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March 12, 2004.


The opinion of the court was delivered by: CHARLES BREYER, District Judge


This diversity jurisdiction insurance coverage dispute arises from a lawsuit to foreclose on a mechanics lien. Now pending are the parties' cross-motions for summary judgment. After carefully considering the papers filed by the parties, including their supplemental memoranda, and having had the benefit of oral argument, plaintiffs motion for summary judgment is DENIED and defendant's motion is GRANTED.


  In April 2000, Balch Enterprises, Inc. ("BEI") purchased three parcels of land on Rock Avenue, San Jose, California for the purpose of building three warehouse-type buildings. Several months later BEI entered into a construction loan agreement with Fremont Bank. A 32,000 square foot building was constructed at 900 Rock Avenue from mid-2000 to February 2001. Jack Balch, BEI president, was construction manager for the warehouse building construction. Page 2

  On June 30, 2000, while the warehouse at 900 Rock Avenue ("the Building") was being constructed, BEI entered into a lease of the Building with 360networksUSA, Inc. ("360"). On March 5, 2001, 360 entered into a construction contract with Howard S. Wright Construction Co. ("Wright"), whereby Wright would construct certain improvements to the Building for the purpose of 360's occupancy. Wright actually began construction of the improvements between November 2000 and March 2001.

  During the year 2001, 360 became unable to pay Wright. Wright ceased work on the project and in June 2001 recorded a mechanics lien on the Building in excess of $3,000,000.00. In August 2001, Wright filed a lawsuit against BEI to foreclose the mechanics lien.

  "Mechanics, materialmen, contractors, and the like have an automatic lien on property upon which they have bestowed labor or furnished material as long as the work was done "at the instance of the owner' or the owner's agent. When the property is subject to a lease and the lessee orders the work to be done on the leased premises without the lessor's knowledge, then the lien attaches only to the lessee's leasehold interest. However, improvements constructed with the owner's knowledge are deemed to be at the instance of the owner — unless the owner gives notice of nonresponsibility." See Howard Wright Construction Co. v. Superior Court, 106 Cal.App.4th 314, 321 (2003).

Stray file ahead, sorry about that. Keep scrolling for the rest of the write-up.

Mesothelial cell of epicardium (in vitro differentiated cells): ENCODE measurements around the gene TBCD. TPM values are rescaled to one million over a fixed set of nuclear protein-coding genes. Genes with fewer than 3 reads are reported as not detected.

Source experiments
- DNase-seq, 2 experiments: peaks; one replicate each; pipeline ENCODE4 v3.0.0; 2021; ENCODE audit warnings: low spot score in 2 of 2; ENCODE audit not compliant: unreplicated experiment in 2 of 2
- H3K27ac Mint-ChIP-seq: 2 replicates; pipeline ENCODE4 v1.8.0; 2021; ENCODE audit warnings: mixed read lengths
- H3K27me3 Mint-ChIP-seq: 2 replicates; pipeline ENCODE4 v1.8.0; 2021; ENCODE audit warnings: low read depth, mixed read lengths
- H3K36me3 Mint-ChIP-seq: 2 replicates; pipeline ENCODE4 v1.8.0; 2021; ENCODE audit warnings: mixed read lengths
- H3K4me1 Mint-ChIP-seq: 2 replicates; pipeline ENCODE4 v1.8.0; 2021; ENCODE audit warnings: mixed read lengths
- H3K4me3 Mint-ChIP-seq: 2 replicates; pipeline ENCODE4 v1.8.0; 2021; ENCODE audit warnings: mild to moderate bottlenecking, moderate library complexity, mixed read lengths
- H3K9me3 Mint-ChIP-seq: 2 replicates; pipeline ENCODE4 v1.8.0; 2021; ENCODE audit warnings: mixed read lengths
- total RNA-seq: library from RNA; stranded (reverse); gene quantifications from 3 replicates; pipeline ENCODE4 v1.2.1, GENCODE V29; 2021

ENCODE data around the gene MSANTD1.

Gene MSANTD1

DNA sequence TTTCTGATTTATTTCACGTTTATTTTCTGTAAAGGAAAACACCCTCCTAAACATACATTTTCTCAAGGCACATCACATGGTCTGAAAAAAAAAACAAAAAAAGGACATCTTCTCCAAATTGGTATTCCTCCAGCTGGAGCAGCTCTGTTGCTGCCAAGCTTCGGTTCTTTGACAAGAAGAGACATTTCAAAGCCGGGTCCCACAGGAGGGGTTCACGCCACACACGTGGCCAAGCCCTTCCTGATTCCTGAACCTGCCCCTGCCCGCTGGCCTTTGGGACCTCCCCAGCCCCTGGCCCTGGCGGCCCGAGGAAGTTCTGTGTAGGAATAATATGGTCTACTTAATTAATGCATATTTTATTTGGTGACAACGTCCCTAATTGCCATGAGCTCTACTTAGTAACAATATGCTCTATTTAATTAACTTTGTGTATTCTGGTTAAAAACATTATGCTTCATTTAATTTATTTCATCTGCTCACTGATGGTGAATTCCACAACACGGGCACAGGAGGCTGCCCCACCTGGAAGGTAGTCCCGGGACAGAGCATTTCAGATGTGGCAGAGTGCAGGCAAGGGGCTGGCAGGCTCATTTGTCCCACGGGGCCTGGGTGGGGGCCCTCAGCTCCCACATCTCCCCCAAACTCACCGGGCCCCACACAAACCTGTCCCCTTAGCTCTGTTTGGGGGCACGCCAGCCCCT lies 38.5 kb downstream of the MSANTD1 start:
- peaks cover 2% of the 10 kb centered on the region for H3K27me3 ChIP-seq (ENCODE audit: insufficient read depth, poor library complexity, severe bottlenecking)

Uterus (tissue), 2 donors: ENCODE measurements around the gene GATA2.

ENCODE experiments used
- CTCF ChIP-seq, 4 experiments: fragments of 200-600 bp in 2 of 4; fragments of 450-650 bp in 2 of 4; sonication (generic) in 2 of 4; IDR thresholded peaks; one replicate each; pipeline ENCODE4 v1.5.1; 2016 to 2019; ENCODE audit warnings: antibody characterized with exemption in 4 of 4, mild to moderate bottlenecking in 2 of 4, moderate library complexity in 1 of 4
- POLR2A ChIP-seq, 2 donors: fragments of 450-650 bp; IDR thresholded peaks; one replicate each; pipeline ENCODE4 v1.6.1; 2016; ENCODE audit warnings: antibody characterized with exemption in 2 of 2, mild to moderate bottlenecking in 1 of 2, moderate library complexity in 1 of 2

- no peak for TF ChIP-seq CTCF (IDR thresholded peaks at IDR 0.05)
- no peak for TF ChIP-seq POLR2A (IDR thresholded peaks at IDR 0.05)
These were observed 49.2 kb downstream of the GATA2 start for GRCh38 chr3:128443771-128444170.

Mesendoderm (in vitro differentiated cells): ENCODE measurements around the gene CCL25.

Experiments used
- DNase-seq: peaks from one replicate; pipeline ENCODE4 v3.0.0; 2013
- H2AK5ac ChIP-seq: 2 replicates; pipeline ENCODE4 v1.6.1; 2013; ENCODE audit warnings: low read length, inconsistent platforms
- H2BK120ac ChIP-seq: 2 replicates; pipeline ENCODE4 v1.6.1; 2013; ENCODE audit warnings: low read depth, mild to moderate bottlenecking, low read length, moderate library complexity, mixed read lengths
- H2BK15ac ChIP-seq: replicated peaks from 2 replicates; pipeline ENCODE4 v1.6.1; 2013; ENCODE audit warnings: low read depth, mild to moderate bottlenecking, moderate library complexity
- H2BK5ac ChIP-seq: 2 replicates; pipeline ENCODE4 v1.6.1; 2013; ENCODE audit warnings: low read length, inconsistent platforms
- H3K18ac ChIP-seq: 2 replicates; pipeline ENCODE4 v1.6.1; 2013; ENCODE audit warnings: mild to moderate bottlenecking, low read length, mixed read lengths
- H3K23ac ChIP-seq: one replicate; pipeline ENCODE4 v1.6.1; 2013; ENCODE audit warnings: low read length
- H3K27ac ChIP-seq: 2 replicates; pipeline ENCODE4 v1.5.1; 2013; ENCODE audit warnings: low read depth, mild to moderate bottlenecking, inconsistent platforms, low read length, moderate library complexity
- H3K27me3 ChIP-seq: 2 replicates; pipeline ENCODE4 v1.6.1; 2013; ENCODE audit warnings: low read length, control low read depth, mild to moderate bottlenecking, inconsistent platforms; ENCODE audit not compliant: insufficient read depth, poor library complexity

According to plaintiff the primary issue in the underlying lawsuit was the merits of BEI's affirmative defense: whether BEI properly recorded and posted the notices of nonresponsibility. The lawsuit settled before the issue was adjudicated. BEI claims that defendant owed it a duty to defend it in the Wright lawsuit.


  360's lease with BEI required 360 to obtain a Commercial General Liability Policy protecting BEI "against claims for bodily injury, personal injury and property damage based upon or arising out of the ownership, use, occupancy or maintenance of the Premises." Lease ¶ 8.2. In accordance with its obligations under the lease, 360 obtained a Commercial General Liability policy from defendant Insurance Company of Pennsylvania ("Insurance Company") Page 3 for the policy period November. 30, 2000 to November 30, 2001 ("the Policy"). Insurance Company also issued a Certificate of Insurance Additional Insured Endorsement in favor of BEL The Certificate provided that BEI is named as an insured with respect to its liability "arising out of' 360's operations performed for BEI.

  The Policy provides coverage on an occurrence basis for "bodily injury and property damage" liability. Property damage is defined as "physical injury to tangible property," as well as "loss of use of tangible property that is not physically injured."

  The Policy also contains "Design Professional Liability Coverage." The coverage provides:
The Company will pay on behalf of the Insured all sums in excess of the deductible that the Insured shall become legally obligated to pay as damages because of actual or alleged negligent acts, errors or omissions arising out of professional services rendered for others under contract by the Insured or any entity for whom the Insured is legally liable.
  Plaintiff moves for summary adjudication of its claim that Insurance Company was obligated to defend the Wright v. BEI lawsuit pursuant to the Design Professional Liability Coverage. Defendant opposes plaintiffs motion and makes its own cross-motion for an order that it had no duty to defend under any Policy provision.

  At oral argument defendant for the first time argued that plaintiff was not an additional insured with respect to the Design Professional Liability Coverage and therefore plaintiffs claim failed as a matter of law. Since the parties had not briefed this issue, the Court continued the motion to give the parties the opportunity to file supplemental memoranda. The ...

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